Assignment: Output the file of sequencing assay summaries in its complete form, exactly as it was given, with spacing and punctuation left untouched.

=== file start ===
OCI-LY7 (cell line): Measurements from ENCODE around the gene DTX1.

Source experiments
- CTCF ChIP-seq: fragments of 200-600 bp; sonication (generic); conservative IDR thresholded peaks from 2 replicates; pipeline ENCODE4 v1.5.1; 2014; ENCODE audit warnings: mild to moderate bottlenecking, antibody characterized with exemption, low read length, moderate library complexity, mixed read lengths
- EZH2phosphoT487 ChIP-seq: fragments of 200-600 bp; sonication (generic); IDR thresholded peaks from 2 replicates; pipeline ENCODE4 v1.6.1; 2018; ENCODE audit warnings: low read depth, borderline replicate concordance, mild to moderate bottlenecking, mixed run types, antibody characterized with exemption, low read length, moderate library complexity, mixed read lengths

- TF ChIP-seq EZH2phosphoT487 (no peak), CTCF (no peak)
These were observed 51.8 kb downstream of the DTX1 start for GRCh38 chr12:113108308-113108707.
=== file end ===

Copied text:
OCI-LY7 (cell line): Measurements from ENCODE around the gene DTX1.

Source experiments
- CTCF ChIP-seq: fragments of 200-600 bp; sonication (generic); conservative IDR thresholded peaks from 2 replicates; pipeline ENCODE4 v1.5.1; 2014; ENCODE audit warnings: mild to moderate bottlenecking, antibody characterized with exemption, low read length, moderate library complexity, mixed read lengths
- EZH2phosphoT487 ChIP-seq: fragments of 200-600 bp; sonication (generic); IDR thresholded peaks from 2 replicates; pipeline ENCODE4 v1.6.1; 2018; ENCODE audit warnings: low read depth, borderline replicate concordance, mild to moderate bottlenecking, mixed run types, antibody characterized with exemption, low read length, moderate library complexity, mixed read lengths

- TF ChIP-seq EZH2phosphoT487 (no peak), CTCF (no peak)
These were observed 51.8 kb downstream of the DTX1 start for GRCh38 chr12:113108308-113108707.